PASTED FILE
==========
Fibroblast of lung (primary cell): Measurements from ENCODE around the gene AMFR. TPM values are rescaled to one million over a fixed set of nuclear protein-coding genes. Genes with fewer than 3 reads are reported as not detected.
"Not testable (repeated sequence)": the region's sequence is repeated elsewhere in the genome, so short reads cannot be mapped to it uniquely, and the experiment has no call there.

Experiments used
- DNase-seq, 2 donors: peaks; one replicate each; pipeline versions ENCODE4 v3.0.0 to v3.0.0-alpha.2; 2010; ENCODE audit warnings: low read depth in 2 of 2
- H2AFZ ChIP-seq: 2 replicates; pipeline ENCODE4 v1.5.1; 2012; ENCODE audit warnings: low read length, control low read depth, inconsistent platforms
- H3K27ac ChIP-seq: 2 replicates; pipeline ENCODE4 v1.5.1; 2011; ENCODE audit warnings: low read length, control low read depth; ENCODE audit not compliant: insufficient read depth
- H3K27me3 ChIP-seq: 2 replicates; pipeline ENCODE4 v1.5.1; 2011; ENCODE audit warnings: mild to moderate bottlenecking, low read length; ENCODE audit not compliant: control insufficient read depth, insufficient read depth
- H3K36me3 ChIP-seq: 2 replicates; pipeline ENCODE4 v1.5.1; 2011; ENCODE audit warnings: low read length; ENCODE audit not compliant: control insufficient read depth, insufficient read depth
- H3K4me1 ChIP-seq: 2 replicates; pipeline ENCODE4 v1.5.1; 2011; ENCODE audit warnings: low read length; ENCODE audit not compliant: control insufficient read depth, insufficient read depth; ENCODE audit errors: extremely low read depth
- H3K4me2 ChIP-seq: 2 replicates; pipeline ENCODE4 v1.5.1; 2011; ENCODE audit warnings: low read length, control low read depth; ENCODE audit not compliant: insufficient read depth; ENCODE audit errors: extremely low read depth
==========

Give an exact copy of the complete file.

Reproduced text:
Fibroblast of lung (primary cell): Measurements from ENCODE around the gene AMFR. TPM values are rescaled to one million over a fixed set of nuclear protein-coding genes. Genes with fewer than 3 reads are reported as not detected.
"Not testable (repeated sequence)": the region's sequence is repeated elsewhere in the genome, so short reads cannot be mapped to it uniquely, and the experiment has no call there.

Experiments used
- DNase-seq, 2 donors: peaks; one replicate each; pipeline versions ENCODE4 v3.0.0 to v3.0.0-alpha.2; 2010; ENCODE audit warnings: low read depth in 2 of 2
- H2AFZ ChIP-seq: 2 replicates; pipeline ENCODE4 v1.5.1; 2012; ENCODE audit warnings: low read length, control low read depth, inconsistent platforms
- H3K27ac ChIP-seq: 2 replicates; pipeline ENCODE4 v1.5.1; 2011; ENCODE audit warnings: low read length, control low read depth; ENCODE audit not compliant: insufficient read depth
- H3K27me3 ChIP-seq: 2 replicates; pipeline ENCODE4 v1.5.1; 2011; ENCODE audit warnings: mild to moderate bottlenecking, low read length; ENCODE audit not compliant: control insufficient read depth, insufficient read depth
- H3K36me3 ChIP-seq: 2 replicates; pipeline ENCODE4 v1.5.1; 2011; ENCODE audit warnings: low read length; ENCODE audit not compliant: control insufficient read depth, insufficient read depth
- H3K4me1 ChIP-seq: 2 replicates; pipeline ENCODE4 v1.5.1; 2011; ENCODE audit warnings: low read length; ENCODE audit not compliant: control insufficient read depth, insufficient read depth; ENCODE audit errors: extremely low read depth
- H3K4me2 ChIP-seq: 2 replicates; pipeline ENCODE4 v1.5.1; 2011; ENCODE audit warnings: low read length, control low read depth; ENCODE audit not compliant: insufficient read depth; ENCODE audit errors: extremely low read depth